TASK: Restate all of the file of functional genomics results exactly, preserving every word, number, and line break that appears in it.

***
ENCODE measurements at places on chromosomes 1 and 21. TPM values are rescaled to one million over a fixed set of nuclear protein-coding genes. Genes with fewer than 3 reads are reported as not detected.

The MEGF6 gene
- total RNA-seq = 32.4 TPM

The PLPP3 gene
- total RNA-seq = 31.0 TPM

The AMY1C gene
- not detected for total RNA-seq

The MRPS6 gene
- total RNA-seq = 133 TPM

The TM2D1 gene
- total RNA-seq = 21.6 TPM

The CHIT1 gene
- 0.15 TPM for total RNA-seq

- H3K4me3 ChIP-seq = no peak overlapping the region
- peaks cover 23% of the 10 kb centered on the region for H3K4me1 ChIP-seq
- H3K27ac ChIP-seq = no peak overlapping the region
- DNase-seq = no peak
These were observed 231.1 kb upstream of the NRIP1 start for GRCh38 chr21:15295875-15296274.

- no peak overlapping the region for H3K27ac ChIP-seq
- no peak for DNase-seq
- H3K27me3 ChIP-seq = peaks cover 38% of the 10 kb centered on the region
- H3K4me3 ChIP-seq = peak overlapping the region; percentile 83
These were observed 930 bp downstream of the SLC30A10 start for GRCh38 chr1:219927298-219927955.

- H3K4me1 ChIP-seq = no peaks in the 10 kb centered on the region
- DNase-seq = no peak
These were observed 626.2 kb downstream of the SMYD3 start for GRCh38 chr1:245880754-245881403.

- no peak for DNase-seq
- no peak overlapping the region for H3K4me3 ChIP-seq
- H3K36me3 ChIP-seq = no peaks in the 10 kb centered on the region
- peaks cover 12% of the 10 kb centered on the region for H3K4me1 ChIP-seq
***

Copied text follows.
ENCODE measurements at places on chromosomes 1 and 21. TPM values are rescaled to one million over a fixed set of nuclear protein-coding genes. Genes with fewer than 3 reads are reported as not detected.

The MEGF6 gene
- total RNA-seq = 32.4 TPM

The PLPP3 gene
- total RNA-seq = 31.0 TPM

The AMY1C gene
- not detected for total RNA-seq

The MRPS6 gene
- total RNA-seq = 133 TPM

The TM2D1 gene
- total RNA-seq = 21.6 TPM

The CHIT1 gene
- 0.15 TPM for total RNA-seq

- H3K4me3 ChIP-seq = no peak overlapping the region
- peaks cover 23% of the 10 kb centered on the region for H3K4me1 ChIP-seq
- H3K27ac ChIP-seq = no peak overlapping the region
- DNase-seq = no peak
These were observed 231.1 kb upstream of the NRIP1 start for GRCh38 chr21:15295875-15296274.

- no peak overlapping the region for H3K27ac ChIP-seq
- no peak for DNase-seq
- H3K27me3 ChIP-seq = peaks cover 38% of the 10 kb centered on the region
- H3K4me3 ChIP-seq = peak overlapping the region; percentile 83
These were observed 930 bp downstream of the SLC30A10 start for GRCh38 chr1:219927298-219927955.

- H3K4me1 ChIP-seq = no peaks in the 10 kb centered on the region
- DNase-seq = no peak
These were observed 626.2 kb downstream of the SMYD3 start for GRCh38 chr1:245880754-245881403.

- no peak for DNase-seq
- no peak overlapping the region for H3K4me3 ChIP-seq
- H3K36me3 ChIP-seq = no peaks in the 10 kb centered on the region
- peaks cover 12% of the 10 kb centered on the region for H3K4me1 ChIP-seq